"The true method of knowledge is experiment" - William Blake

Towards the end of my junior year, my physics teacher challenged the class to work on a final project that would encompass all that we have learned over the year. We had the choice to learn something new, hone a specific discipline, or develop a method to teach the class about a specific subject. In my mind, I knew that I wanted to find a project that encompassed all three of these criteria. This is how I, along with my classmate Ian Kelley, stumbled upon building our first wind tunnel.

Going into this project, we did not know much about wind tunnels, much less how to build one. After our build, we published a guide on Instructables (available here). Within a few days, it grew on a humongous, unanticipated scale. We were able to receive feedback from individuals that were experts in the field of aerodynamics and fluid dynamics. Inspired by their support and constructive criticism, we went back to the drawing board and asked ourselves what could we do to improve our design. After a long iterative process, we were able to compile and assimilate the suggested ideas and started to build. This ible is meant more as a guide to learn from and is meant to work in tandem to the first guide. Some specific details may be left out intentionally to allow for a certain degree of independence and creativity. Experiment!.

Without a further ado, I would like to present our DIY Wind Tunnel 2.0, Project Paperclip.

Step 1: What Is a Wind Tunnel?

Although wind tunnels are not as prevalent as other high precision instruments, they have huge implications on the everyday lives of everyone and everything on Earth and beyond. From cars, airplanes, and space-faring vehicles, to buildings, bridges, and skyscrapers, knowledge and understanding gained from wind tunnel research provides a conduit for mankind's drive for innovation.

Now how does a wind tunnel work? Well the physics behind it are based off of the work of Daniel Bernoulli, a Swiss physicist. Many might remember him from the equation that you learned in physics back in high school of constant= P + 1/2 p v^2 + p g h. An equation he helped contribute to, the continuity expression in physics of A1V1=A2V2. This provides the foundation of wind tunnels by showing how if you decrease the cross sectional area, your speed subsequently increases.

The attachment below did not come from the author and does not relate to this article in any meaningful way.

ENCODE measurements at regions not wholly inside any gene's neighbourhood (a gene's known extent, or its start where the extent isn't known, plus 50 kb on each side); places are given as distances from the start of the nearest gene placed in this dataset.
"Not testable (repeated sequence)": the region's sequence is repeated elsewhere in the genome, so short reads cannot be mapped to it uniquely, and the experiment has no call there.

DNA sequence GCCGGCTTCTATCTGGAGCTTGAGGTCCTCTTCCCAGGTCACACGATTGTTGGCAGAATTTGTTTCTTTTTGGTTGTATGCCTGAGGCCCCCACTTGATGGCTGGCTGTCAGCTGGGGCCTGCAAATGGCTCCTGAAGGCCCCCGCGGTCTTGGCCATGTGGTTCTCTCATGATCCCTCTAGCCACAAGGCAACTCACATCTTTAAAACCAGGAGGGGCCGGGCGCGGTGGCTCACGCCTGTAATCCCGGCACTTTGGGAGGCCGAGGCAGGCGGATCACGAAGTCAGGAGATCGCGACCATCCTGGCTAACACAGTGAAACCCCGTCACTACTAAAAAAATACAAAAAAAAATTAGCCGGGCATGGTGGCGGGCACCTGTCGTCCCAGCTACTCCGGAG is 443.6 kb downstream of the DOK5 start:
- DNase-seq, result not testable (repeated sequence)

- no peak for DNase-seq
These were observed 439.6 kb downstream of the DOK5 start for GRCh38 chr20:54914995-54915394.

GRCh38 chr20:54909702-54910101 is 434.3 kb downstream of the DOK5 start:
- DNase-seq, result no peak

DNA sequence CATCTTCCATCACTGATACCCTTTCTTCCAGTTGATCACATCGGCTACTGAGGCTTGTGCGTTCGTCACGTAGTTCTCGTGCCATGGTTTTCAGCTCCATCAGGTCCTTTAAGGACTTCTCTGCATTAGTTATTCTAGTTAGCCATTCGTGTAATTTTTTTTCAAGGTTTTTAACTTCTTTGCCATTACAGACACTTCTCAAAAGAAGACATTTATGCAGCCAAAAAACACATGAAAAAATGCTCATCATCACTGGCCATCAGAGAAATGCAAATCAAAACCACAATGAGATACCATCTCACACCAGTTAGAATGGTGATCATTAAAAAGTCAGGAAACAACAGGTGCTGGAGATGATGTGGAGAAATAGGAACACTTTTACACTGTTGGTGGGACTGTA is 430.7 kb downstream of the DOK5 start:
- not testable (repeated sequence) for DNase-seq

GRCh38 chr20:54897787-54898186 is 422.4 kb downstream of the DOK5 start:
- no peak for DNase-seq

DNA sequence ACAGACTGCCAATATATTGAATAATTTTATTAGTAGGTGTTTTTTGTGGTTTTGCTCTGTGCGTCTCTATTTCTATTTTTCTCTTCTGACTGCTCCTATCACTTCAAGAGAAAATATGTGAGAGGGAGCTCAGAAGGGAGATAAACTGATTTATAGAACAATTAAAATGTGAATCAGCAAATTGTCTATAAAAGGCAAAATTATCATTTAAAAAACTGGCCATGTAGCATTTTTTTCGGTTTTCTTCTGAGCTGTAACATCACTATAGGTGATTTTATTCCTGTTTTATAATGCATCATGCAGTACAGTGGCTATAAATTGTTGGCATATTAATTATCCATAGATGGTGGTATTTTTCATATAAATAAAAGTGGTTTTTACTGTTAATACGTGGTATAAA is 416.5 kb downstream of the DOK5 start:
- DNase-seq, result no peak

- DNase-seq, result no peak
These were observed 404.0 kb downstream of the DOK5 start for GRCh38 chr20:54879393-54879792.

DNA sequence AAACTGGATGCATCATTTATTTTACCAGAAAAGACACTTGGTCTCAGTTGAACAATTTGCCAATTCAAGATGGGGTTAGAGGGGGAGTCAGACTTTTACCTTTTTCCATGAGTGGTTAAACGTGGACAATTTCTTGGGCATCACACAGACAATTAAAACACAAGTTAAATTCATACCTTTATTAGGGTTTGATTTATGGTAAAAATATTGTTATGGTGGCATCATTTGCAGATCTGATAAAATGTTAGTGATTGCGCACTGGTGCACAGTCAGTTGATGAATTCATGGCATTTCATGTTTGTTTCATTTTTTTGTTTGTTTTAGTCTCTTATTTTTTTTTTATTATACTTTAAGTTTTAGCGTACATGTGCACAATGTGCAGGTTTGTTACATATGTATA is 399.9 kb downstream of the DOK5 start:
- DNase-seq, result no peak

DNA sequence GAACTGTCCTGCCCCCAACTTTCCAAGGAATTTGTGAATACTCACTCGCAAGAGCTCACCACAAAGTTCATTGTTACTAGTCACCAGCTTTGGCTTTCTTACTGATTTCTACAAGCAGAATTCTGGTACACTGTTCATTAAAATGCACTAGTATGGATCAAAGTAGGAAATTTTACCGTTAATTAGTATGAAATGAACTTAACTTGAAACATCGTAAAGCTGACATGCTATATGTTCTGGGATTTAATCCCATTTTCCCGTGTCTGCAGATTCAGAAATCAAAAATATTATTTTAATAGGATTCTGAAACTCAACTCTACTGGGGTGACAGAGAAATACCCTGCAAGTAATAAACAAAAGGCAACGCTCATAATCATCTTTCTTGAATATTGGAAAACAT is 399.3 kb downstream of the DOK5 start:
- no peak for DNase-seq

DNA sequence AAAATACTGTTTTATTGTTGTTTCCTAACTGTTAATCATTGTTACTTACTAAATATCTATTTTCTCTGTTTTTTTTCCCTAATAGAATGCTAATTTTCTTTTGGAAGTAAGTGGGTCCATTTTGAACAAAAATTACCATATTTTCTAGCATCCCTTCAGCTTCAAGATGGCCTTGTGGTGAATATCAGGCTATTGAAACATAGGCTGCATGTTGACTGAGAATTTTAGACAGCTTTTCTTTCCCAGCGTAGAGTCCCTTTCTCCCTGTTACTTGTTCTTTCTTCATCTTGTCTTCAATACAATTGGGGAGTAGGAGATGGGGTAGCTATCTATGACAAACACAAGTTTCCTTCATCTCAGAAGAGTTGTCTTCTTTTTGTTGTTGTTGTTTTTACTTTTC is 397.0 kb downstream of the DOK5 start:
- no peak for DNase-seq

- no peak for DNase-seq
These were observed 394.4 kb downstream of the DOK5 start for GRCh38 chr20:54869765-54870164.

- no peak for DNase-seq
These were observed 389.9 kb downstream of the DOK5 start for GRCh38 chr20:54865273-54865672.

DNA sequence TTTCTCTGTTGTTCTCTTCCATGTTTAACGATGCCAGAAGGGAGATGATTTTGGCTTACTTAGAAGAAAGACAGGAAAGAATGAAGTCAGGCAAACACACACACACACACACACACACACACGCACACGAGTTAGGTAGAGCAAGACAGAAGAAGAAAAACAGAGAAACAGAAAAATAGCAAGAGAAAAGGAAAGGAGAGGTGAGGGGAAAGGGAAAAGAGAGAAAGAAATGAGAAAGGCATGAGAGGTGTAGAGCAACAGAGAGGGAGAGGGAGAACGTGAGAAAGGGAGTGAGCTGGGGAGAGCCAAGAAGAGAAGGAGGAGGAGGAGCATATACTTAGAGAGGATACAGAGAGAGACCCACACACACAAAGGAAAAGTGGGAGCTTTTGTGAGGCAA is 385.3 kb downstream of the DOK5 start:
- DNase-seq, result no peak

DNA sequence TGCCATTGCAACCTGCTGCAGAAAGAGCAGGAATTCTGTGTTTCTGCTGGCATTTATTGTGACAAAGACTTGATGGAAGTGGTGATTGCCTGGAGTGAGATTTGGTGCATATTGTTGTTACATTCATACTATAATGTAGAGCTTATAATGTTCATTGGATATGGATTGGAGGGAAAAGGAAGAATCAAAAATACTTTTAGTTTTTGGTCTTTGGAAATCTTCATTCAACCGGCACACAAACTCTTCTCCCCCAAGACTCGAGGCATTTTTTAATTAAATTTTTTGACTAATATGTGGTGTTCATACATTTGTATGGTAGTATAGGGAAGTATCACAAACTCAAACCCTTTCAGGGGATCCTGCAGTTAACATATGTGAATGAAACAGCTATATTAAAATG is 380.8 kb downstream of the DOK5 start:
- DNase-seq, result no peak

Photo Credits:
#1: http://www.seriouswheels.com/pics-2005/2005-Pagani-Zonda-F-n-Wind-Tunnel-1600x1200.jpg
#2: http://airfactsjournal.com/files/2012/09/wind-tunnel.jpg
#3: http://www.efluids.com/efluids/gallery/gallery_pages/HW019/Werle_19.jpg
#4: http://www.cdn.sciencebuddies.org/Files/503/9/wind-tunnel_F.jpg
#5: https://www.grc.nasa.gov/www/k-12/airplane/Images/tuntest.jpg
#6: http://3.bp.blogspot.com/-9omxPSGsnr4/UM9nx3kN0sI/AAAAAAAAT8M/iRJpWE3bkiA/s1600/open-circuit-wind-tunnel.jpg

Nice job jamesabt007,<br><br>However I would like to know how long the Dry Ice lasts.<br><br>Regards, Stephen
What is the Reynolds number for
<p>It's for determining if the flow is straight and laminar or if it's all swirly and turbulent. Basically if the thickness of a fluid is too low compared to the flow speed the flow will become turbulent.</p>
<p>Hello!<br>Current senior in high school looking to make a closed wind tunnel for a project. How do you recommend we get started with designing the sizes and materials?</p>
<p>Thanks! Took me a couple days to finish.</p>
<p>Thank you so much for this instructable! I am making a wind tunnel of my own right now based off of yours. Just finished the test section!</p>
<p>Very good job!! This has inspired me to make one as well.<br>However, I am really new to the concept of aerodynamics and really need some guidance for my university project.<br><br>The size of the testing section needs to be 60cm x 60cm (or 24&quot; x 24&quot;). I am aiming to achieve a windspeed approximately at 10-20 m/s. So my question is what kind of fan do I need? Would I need some thing like an industrial fan such as this: http://www.bunnings.com.au/dynabreeze-60cm-blue-industrial-drum-fan_p4440780<br><br>Or should i make some thing like this so I can control the fan speed with PWM :<br>https://www.instructables.com/id/PC-Box-Fan/<br><br>So for a 120mm fan, the flow rate is usually between 50~75 CFM. I have no idea how to convert this to m/s and if I use 25 fans, would this mean I just need to add the CFM together?<br><br>I am afraid that the industrial maybe too strong and the PC fan box may not be strong enough. Please give me some guidance.<br><br>Thank you for your time and help :) </p>